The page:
The objective of this report is to raise awareness of the effect of strenuous yoga flexion exercises on osteopenic or osteoporotic spines. We previously described subjects with known osteoporosis in whom vertebral compression fractures (VCFs) developed after spinal flexion exercise (SFE) and recommended that SFEs not be prescribed in patients with spinal osteoporosis.
This report describes 3 healthy persons with low bone mass and yoga-induced pain or fracture.
All 3 patients had osteopenia, were in good health and pain-free, and had started yoga exercises to improve their musculoskeletal health. New pain and fracture areas occurred after participation in yoga flexion exercises.
The development of pain and complications with some flexion yoga positions in the patients with osteopenia leads to concern that fracture risk would increase even further in osteoporosis. Although exercise has been shown to be effective for improving bone mineral density and decreasing fracture risk, our subjects had development of VCFs and neck and back pain with yoga exercises. This finding suggests that factors other than bone mass should be considered for exercise counseling in patients with bone loss. The increased torque pressure applied to vertebral bodies during SFEs may be a risk. Exercise is effective and important for treatment of osteopenia and osteoporosis and should be prescribed for patients with vertebral bone loss. Some yoga positions can contribute to extreme strain on spines with bone loss. Assessment of fracture risk in older persons performing SFEs and other high-impact exercises is an important clinical consideration.
I had just received a solicitation for a yoga based exercise course for physical therapists for treating osteoporosis. I was curious about this as I think science based physical therapy for restoring bone mineral density and reducing fall risk should include a fair amount of progressive resistance exercise, and I don’t think yoga quite cuts it. I was curious if there was any science behind the method and found a few papers I intend to review. What immediately caught my eye was this paper citing 3 people with osteopenia (defined bone mineral density of 1.0 to 2.5 standard deviations less than an average 30 year old) who developed vertebral compression fractures and severe back or neck pain after beginning yoga classes. The first was an 87 year old woman who developed a compression fracture at L2, the second a 61 year old woman with a new compression fracture at T4, the third a 70 year old woman compression fractures at T8-9. Osteopenia is bone loss that is less severe than osteoporosis, which is when bone mineral density drops to >2.5 standard deviations below normal. So I think one might reasonably conclude that if these stretches are causing compression fractures with osteopenia, they are even higher risk for those with osteoporosis.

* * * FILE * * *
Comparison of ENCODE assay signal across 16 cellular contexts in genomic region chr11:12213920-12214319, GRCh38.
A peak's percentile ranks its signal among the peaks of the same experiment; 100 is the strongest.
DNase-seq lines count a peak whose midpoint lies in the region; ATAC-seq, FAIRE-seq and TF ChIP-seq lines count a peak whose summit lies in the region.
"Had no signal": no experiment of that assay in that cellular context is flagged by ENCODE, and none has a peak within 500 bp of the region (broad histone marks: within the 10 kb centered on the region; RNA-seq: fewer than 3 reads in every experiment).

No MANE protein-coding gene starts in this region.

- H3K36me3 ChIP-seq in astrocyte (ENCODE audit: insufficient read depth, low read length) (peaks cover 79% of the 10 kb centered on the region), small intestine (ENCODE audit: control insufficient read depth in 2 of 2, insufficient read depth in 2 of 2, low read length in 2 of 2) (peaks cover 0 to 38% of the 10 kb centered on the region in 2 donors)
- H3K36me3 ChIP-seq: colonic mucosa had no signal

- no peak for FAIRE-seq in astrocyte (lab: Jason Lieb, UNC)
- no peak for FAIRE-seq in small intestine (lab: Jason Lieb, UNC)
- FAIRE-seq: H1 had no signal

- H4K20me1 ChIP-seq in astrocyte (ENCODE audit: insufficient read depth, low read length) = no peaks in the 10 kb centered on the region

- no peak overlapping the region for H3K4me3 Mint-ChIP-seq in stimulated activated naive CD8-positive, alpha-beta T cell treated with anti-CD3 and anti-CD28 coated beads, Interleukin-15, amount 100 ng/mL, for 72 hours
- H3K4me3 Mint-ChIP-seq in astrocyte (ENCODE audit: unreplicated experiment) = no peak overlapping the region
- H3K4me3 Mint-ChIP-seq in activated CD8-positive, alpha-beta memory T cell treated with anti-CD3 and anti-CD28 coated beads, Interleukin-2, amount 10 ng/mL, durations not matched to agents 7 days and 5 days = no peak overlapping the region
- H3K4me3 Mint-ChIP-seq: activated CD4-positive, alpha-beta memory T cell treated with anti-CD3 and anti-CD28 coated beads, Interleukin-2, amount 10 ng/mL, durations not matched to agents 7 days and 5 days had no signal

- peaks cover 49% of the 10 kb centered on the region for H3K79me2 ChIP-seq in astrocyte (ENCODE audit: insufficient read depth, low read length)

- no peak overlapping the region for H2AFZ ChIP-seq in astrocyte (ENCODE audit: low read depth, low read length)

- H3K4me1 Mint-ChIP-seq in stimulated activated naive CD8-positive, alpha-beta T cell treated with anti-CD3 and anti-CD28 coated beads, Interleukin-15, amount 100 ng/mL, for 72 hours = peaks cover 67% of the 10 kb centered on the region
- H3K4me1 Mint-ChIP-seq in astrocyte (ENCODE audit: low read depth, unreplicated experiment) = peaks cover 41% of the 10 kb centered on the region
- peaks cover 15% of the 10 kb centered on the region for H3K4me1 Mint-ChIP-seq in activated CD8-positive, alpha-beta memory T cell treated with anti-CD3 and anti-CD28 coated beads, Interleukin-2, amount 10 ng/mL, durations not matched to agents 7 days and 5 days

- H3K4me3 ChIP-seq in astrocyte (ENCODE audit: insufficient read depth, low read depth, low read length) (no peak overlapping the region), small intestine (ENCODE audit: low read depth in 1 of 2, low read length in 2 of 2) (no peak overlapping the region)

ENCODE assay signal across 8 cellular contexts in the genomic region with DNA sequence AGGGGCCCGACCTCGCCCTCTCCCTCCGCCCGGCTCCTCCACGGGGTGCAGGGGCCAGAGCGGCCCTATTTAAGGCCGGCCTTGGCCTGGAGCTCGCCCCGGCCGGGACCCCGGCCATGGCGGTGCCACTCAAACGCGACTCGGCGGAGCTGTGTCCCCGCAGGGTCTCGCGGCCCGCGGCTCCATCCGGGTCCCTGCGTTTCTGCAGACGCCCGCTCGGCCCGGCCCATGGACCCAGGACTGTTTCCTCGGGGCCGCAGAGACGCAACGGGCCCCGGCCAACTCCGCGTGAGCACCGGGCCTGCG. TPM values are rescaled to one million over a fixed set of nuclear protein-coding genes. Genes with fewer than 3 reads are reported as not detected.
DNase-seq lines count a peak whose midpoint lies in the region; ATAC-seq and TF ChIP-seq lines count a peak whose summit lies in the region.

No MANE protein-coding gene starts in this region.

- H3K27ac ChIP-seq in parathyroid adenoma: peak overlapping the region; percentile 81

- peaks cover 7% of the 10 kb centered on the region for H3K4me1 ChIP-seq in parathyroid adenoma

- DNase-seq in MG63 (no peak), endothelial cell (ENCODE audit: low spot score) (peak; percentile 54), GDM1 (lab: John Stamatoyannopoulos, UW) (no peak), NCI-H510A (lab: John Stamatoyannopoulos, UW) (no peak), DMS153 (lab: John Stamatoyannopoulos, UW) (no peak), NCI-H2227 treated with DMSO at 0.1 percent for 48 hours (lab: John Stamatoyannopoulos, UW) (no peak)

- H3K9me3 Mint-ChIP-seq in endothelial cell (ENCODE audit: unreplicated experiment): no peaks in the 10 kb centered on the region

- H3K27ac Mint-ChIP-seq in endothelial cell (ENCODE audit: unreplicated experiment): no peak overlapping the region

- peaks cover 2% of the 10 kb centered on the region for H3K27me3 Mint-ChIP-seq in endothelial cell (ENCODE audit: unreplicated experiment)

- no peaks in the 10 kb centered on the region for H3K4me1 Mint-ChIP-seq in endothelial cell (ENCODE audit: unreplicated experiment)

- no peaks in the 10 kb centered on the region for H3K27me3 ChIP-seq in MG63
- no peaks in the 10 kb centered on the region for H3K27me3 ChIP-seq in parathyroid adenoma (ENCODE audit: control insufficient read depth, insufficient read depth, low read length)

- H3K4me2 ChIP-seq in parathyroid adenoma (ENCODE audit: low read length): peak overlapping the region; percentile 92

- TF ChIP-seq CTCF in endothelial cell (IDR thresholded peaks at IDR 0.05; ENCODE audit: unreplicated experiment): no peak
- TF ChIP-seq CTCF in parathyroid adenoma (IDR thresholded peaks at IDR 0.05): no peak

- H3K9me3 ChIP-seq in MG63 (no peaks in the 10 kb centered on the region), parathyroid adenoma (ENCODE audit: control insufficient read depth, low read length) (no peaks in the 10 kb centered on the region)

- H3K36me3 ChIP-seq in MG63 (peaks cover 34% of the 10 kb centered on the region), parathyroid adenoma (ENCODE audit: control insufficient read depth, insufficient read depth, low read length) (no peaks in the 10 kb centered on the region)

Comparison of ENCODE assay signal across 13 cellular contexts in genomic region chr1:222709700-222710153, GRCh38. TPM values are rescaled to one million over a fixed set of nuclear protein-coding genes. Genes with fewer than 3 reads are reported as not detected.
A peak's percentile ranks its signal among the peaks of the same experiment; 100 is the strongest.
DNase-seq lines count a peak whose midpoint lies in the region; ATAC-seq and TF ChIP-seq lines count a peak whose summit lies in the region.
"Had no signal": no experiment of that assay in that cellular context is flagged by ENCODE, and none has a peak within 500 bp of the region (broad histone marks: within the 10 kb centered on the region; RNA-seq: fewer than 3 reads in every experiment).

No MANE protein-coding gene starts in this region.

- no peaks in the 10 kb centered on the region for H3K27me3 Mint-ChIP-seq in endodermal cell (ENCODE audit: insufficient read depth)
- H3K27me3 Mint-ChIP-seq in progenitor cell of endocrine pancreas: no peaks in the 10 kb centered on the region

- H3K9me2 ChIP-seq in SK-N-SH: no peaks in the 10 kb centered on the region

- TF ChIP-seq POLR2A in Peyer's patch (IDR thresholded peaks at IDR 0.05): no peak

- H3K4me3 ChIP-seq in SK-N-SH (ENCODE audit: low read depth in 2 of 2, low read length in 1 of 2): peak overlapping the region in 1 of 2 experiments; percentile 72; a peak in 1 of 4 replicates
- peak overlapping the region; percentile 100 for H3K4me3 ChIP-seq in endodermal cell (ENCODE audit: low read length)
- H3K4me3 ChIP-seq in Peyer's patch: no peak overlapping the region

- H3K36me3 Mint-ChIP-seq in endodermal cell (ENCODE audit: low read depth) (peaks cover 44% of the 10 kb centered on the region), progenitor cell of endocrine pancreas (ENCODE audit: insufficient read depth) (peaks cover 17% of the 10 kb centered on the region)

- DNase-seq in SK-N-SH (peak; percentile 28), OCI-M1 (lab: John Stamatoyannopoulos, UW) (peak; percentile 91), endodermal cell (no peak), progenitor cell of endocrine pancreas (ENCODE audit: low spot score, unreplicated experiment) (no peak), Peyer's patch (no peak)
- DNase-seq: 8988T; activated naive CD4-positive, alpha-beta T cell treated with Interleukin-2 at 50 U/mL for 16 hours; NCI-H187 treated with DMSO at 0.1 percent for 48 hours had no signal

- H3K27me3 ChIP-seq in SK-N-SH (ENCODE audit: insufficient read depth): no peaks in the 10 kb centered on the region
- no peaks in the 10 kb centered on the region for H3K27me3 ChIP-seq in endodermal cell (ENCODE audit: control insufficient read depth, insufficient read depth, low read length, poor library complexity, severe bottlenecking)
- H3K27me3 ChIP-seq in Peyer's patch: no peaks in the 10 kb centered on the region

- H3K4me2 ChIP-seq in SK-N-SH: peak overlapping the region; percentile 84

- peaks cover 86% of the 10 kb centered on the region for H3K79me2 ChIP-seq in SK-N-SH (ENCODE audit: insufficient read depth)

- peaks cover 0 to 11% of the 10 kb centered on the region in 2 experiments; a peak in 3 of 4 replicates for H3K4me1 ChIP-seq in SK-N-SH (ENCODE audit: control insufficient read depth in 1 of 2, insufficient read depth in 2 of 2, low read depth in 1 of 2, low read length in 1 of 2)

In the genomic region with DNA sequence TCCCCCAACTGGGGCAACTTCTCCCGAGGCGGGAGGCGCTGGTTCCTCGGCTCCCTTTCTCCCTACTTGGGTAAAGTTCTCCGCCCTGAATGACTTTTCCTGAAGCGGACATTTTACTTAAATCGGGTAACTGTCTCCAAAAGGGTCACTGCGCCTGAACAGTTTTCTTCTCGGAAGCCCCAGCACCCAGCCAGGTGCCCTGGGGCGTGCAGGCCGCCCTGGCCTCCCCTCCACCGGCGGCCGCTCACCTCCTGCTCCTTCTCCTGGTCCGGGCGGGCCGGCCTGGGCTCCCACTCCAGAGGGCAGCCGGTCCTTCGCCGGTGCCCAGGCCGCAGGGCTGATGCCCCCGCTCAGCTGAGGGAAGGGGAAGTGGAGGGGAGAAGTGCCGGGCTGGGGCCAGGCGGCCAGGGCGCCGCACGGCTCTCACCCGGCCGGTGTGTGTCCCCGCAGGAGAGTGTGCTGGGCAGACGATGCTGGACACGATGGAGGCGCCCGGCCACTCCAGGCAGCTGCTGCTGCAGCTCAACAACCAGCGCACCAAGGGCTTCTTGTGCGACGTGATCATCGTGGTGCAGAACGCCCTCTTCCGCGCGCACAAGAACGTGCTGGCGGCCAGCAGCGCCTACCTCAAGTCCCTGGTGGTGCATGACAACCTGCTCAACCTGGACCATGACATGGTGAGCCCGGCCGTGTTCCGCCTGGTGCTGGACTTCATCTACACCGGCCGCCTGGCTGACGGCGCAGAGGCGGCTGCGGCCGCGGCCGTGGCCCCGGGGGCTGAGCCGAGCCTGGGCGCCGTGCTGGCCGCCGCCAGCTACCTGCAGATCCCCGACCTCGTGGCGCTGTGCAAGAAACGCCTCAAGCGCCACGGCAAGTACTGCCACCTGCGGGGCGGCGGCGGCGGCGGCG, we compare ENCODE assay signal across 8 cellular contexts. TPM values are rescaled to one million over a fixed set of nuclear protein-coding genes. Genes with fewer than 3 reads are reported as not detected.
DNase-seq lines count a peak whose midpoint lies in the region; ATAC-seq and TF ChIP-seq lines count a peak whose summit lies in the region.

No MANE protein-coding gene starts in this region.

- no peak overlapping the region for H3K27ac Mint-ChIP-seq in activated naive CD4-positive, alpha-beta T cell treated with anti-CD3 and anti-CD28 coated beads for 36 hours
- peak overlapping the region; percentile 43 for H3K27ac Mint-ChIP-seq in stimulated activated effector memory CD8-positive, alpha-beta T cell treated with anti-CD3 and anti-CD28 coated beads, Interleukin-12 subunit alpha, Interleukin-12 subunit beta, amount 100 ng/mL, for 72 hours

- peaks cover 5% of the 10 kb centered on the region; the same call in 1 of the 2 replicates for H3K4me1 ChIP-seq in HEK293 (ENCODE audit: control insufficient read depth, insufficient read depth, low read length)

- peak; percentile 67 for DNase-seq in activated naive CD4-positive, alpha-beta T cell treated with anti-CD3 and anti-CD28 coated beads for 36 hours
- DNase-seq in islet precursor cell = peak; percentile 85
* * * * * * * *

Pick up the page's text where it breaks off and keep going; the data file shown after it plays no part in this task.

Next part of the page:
The author noted he had seen but not reported other compression fractures in women with yoga flexion stretches before and said they were considered incidental until other yoga related vertebral fractures were reported at which point he decided to do this paper. With a lot of vertebral compression fractures going unreported I expect the incidence is greater than this paper suggests. The author did a good job of defining which yoga stretches are the problematic ones, which are those in which the person flexes their back or neck as they bend forward to touch the floor/their feet, or flexes their neck as they bring their chin forward towards their chest. These flexion stretches mimic the direction that causes lumbar discs to herniate. However in this case osteopenia/osteoporosis the vertebral bones are weaker than the discs, or the discs are already degenerated, so the next thing to break is the the vertebral bones themselves
Also worth noting is that extension strengthening, contrary to flexion stretching, has been shown to be protective against vertebral compression fractures and squats with accelerating progressive resistance has been shown to increase both hip and lumbar bone mineral density. The right exercises are good, the wrong exercises are bad and physical therapists need to differentiate what exercises are going into their programs to maximize rewards and minimize risks. Yoga instructors as well might want to bone up (haha) on the risks of spine flexion. I’ll read through the rest of the papers to see if research demonstrates any particular yoga specific benefits, but depending on the exercises it appears there are significant risks. In the meantime, I think I’ll have my patients do squats.
Thanks for reading my blog. If you have any questions or comments (even hostile ones) please don’t hesitate to ask/share. If you’re reading one of my older blogs, perhaps unrelated to neck or back pain, and it helps you, please remember Spinal Flow Yoga for you or someone you know in the future.
Chad Reilly is a Physical Therapist, obtaining his Master’s in Physical Therapy from Northern Arizona University. He graduated Summa Cum Laude with a B.S. Exercise Science also from NAU. He is a Certified Strength and Conditioning Specialist, and holds a USA Weightlifting Club Coach Certification as well as a NASM Personal Training Certificate. Chad completed his Yoga Teacher Training at Sampoorna Yoga in Goa, India.